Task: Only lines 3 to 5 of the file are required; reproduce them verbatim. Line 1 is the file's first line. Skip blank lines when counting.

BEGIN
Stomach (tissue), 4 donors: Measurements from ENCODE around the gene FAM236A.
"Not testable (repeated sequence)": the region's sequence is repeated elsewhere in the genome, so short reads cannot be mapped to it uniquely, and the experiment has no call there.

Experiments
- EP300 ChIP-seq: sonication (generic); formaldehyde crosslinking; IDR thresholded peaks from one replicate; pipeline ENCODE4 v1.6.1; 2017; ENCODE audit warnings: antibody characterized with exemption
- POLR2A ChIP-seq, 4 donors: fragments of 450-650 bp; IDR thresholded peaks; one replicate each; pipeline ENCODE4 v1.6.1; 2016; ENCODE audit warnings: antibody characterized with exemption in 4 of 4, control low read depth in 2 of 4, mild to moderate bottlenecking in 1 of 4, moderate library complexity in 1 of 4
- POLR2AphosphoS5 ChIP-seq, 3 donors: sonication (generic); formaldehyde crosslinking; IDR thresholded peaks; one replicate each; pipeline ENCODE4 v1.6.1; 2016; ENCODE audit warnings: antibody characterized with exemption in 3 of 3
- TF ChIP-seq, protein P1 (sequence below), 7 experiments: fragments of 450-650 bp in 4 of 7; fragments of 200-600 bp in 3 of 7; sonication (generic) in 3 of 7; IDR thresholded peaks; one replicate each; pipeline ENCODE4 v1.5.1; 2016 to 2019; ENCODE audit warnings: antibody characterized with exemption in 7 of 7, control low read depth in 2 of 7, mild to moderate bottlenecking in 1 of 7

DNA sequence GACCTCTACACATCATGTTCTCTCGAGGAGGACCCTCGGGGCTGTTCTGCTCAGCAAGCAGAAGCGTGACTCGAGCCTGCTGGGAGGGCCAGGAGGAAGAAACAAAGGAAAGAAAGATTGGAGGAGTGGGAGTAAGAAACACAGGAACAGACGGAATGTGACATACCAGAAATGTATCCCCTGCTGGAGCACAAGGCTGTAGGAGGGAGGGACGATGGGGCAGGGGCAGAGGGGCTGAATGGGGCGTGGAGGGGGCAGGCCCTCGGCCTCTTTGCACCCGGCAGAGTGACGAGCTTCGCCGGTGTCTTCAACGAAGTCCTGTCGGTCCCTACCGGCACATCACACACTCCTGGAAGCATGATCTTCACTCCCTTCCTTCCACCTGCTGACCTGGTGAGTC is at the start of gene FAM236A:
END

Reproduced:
Experiments
- EP300 ChIP-seq: sonication (generic); formaldehyde crosslinking; IDR thresholded peaks from one replicate; pipeline ENCODE4 v1.6.1; 2017; ENCODE audit warnings: antibody characterized with exemption
- POLR2A ChIP-seq, 4 donors: fragments of 450-650 bp; IDR thresholded peaks; one replicate each; pipeline ENCODE4 v1.6.1; 2016; ENCODE audit warnings: antibody characterized with exemption in 4 of 4, control low read depth in 2 of 4, mild to moderate bottlenecking in 1 of 4, moderate library complexity in 1 of 4